That message in Acts 17 would be an example of Paul's words in Galatians 4:12, where he said, "I became like you." He reaches out. He tries to make a connection point.

Yes.It's also a good example of how as Christians when we try to make a connection point to the pop culture world, it doesn't mean we need to embrace or affirm everything we find there. Obviously we can't. Paul doesn't affirm the fact that they have a statue to an unknown god. He simply uses that as a jumping off point.

Billy Graham will do this a lot. Before he starts saying,"The Bible says you must be born again," he spends the first portion of most of his evangelistic messages talking about problems in our contemporary culture. He'll reference headlines, national and social problems. He'll mention the incline in divorce rates and suicides. Then he'll lead up to the fact that Christ is the ultimate answer to those things; and then says, "You must be born again." He's making a connecting point with the people in the stadium.

Now with those assumptions in mind, let me say that to use pop culture illustrations well I must do two things. I must answer the two questions that the pop culture person has. Number one, do you know about my world? Number two, do you care about my world? If I want to use pop culture illustrations well and gain credibility, I have to demonstrate that I know something about that world and that I care about the people in that world.

So you're saying I have to be an expert on pop culture?

No, and that's a great question. In fact, I don't think people expect me to be the expert because they know I'm a pastor, and so I'm supposed to be knowledgeable about the Bible and God and spiritual matters and prayer. But they do appreciate it and respect it when I make a comment that shows I at least know something about their world.

For example, this summer on vacation we went up to Wisconsin, and we were at a Go-Kart track one day with my family. Standing next to me in line was a young man with a T-shirt that said Flogging Molly, and it sounded sort of sadistic. But I turned to him and said, "Hey, is that a Celtic punk band?" And he nodded. I said, "Are they sort of like Dropkick Murphys?" And his eyes got wide, and he looked at me with astonishment, like, Hey, you look a little old, but you know something about Celtic punk music.

That's the kind of bridge I want to make in a sermon. I want to at least know enough about your world that you start to think, If you know that about my world, then maybe I can trust you when you talk about the world I don't know yet, the world of heaven and the gospel and the riches of the kingdom. If I don't know about that world, I can lose points. It's okay if I admit I don't know. But if I act like I know and I don't, then I lose points. Let me give you an example.

There was a great quote by Johnny Depp in the illustration database. I can't use that because I have not seen Johnny Depp's film. I couldn't talk for ten seconds before my ignorance would give itself away. I might even call him John Depp or something, which would be like calling Michael Jordan Mikey Jordan. It just betrays my ignorance of the subject.

What would you do in that case? I have two options. One, I can go online and learn who Johnny Depp is enough to speak intelligently about him for a few seconds and introduce that quote. Or I can drop the name and just say, "Recently, a famous actor said," and use the quote and sidestep that I really don't know much about Johnny Depp.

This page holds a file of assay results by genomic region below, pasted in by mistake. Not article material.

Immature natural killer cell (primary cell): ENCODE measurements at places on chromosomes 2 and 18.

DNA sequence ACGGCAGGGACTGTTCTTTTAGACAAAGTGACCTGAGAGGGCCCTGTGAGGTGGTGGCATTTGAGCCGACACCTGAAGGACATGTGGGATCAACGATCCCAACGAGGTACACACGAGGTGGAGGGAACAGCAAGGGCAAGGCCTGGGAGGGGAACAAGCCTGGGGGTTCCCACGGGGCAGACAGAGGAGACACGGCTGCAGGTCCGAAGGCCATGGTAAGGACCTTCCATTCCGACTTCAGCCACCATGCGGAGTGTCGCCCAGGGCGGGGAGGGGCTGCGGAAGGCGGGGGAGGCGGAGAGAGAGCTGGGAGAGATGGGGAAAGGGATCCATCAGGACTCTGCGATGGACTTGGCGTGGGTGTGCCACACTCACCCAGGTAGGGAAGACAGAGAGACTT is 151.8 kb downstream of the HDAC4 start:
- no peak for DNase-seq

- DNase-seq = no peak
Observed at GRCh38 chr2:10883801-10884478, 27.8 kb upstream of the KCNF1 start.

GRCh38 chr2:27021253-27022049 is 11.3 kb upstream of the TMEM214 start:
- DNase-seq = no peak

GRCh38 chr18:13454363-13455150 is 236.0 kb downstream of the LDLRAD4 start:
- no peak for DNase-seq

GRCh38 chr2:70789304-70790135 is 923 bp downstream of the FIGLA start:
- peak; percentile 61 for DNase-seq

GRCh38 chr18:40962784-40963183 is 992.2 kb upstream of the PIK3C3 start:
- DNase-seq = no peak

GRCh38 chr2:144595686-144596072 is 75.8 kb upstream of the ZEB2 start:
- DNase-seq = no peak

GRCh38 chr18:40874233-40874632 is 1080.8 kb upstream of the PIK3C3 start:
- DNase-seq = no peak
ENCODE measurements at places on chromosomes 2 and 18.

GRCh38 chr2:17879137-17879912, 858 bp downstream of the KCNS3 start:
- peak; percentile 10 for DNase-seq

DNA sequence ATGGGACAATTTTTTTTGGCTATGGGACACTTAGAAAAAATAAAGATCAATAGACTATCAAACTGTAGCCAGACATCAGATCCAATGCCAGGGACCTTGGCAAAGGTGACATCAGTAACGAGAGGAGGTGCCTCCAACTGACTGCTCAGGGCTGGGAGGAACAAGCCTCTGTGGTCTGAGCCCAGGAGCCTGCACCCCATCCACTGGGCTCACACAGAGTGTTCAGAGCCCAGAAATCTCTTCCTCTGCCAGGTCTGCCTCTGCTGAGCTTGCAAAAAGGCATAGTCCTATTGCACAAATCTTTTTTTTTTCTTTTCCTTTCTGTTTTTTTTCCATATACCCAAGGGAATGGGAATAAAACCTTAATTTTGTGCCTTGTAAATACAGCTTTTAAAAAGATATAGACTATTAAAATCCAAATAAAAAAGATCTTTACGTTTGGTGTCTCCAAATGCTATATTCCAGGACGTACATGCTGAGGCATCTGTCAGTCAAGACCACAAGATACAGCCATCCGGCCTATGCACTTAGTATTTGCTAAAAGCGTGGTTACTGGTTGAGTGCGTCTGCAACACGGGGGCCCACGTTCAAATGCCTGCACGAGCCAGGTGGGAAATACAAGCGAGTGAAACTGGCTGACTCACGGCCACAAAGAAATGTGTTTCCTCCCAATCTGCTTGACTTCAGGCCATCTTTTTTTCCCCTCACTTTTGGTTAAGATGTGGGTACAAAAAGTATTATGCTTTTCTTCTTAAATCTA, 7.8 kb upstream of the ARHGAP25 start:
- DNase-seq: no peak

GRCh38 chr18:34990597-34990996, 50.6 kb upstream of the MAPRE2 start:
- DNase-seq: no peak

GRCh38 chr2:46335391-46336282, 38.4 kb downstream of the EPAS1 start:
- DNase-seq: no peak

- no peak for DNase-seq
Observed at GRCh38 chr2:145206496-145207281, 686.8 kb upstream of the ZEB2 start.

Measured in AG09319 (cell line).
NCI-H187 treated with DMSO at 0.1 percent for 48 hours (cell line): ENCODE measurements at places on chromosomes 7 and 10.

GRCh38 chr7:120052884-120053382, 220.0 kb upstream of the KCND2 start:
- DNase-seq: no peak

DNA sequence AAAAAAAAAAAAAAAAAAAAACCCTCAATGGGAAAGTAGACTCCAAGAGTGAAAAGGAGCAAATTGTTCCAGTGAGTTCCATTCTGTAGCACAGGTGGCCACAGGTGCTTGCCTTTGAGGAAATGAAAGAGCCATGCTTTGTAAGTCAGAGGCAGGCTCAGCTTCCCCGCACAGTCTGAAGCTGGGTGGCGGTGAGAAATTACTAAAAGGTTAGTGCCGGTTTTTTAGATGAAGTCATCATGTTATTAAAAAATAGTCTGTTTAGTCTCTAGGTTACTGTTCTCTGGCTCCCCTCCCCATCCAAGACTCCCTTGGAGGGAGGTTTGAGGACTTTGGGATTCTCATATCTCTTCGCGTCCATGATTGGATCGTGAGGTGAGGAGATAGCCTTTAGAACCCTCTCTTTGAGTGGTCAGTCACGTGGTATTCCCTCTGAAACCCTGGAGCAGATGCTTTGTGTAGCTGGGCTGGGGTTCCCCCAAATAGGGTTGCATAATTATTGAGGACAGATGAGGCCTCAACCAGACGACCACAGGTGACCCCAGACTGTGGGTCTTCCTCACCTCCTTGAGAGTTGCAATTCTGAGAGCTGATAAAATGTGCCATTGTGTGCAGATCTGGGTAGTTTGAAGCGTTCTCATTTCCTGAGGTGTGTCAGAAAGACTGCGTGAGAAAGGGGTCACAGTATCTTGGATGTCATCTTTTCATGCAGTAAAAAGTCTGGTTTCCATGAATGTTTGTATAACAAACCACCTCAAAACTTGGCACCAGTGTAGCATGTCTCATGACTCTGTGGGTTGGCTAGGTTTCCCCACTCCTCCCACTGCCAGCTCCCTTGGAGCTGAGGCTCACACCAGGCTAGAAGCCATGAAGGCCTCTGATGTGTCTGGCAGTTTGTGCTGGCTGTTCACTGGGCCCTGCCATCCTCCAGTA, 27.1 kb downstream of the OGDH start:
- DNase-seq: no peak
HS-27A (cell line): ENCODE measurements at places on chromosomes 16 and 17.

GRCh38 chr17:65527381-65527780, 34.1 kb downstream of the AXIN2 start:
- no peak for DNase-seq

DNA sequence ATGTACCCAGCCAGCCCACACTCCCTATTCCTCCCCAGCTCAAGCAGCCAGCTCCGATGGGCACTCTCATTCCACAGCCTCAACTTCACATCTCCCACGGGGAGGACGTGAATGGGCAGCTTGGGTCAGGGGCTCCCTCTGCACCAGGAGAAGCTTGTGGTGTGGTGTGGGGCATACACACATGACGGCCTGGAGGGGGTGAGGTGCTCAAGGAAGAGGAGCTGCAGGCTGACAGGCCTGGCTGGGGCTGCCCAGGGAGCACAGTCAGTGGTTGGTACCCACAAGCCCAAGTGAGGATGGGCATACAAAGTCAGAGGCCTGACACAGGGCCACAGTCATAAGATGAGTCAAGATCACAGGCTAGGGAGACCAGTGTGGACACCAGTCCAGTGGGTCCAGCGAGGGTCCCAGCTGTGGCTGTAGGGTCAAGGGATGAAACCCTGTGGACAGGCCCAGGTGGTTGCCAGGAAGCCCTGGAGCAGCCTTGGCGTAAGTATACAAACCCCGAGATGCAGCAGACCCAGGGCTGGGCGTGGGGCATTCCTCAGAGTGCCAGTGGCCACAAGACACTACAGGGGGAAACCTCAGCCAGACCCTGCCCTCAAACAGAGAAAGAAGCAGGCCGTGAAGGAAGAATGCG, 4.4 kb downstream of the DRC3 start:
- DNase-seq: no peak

Or you can have resident experts in your family or church who you can go to and say, "I've got to check out real quick; who is this guy? What movies has he been in?" You check that you're pronouncing his name right and all those things.

That's very important because the details make all the difference. For example, on Sunday I used an illustration from The Lord of the Rings. Some people are absolute fanatics about The Lord of the Rings. They've seen every scene in that movie many times. They've read the trilogy many times. And so when I used that illustration, I actually looked up those pages in the book. I asked my son, who is a Lord of the Rings nut, and I asked somebody else, who is even more of a Lord of the Rings nut, to make sure I had all the details when I retold that story. It meant that the story lifted off with power. That's because people conclude, Hey, you know my world.

It takes a little time, but it pays off.

Now let me talk a bit about how you can get more knowledgeable about the pop culture world. One publication I find helpful is Entertainment Weekly. Entertainment Weekly covers a lot in the realm of pop culture, especially film. It helps me learn about it without having to go see every film, because I know I'm not going to like some of the films from a morality standpoint. It gets me in that mindset of knowing who the people are and what's going on.

The second thing is the Christianity Today E-mail newsletter, which has movie reviews every week and summarizes what Christian reviewers are saying about a movie. That's helpful for me to know where a movie falls in terms of its worldview and how salacious or redemptive it is.

I personally like to read movie reviews rather than go to a magazine like People. In some of those magazines, the salacious images serve as a temptation.

That's why Christianity Today E-mail newsletter is a great source because it's coming from a Christian perspective. It's not tied up with images. It's just reviewing the worldview. What is this movie trying to say? And how well is it saying it?

I recognize that when I stand up as a pastor or preacher in a worship service and I name a movie, it comes across as an implied endorsement of that movie. It may be that all I want to do is use this one scene, which is morally impeccable; but I can't assume that my hearers are going to hear it that way. They'll hear, Oh, he went to that movie. He must have liked it because he's talking about it. There may be something that's morally reprehensible in another scene of the movie, and I don't want that implied endorsement to come across. What am I going to do?